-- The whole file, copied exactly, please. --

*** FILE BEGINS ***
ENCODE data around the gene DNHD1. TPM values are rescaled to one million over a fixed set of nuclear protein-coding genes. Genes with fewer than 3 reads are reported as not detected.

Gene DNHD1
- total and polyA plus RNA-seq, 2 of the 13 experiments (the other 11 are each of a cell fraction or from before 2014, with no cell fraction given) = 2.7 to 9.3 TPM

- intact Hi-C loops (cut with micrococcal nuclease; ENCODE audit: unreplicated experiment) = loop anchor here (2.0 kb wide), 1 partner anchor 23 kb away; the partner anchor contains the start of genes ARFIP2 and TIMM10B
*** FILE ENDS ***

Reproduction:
ENCODE data around the gene DNHD1. TPM values are rescaled to one million over a fixed set of nuclear protein-coding genes. Genes with fewer than 3 reads are reported as not detected.

Gene DNHD1
- total and polyA plus RNA-seq, 2 of the 13 experiments (the other 11 are each of a cell fraction or from before 2014, with no cell fraction given) = 2.7 to 9.3 TPM

- intact Hi-C loops (cut with micrococcal nuclease; ENCODE audit: unreplicated experiment) = loop anchor here (2.0 kb wide), 1 partner anchor 23 kb away; the partner anchor contains the start of genes ARFIP2 and TIMM10B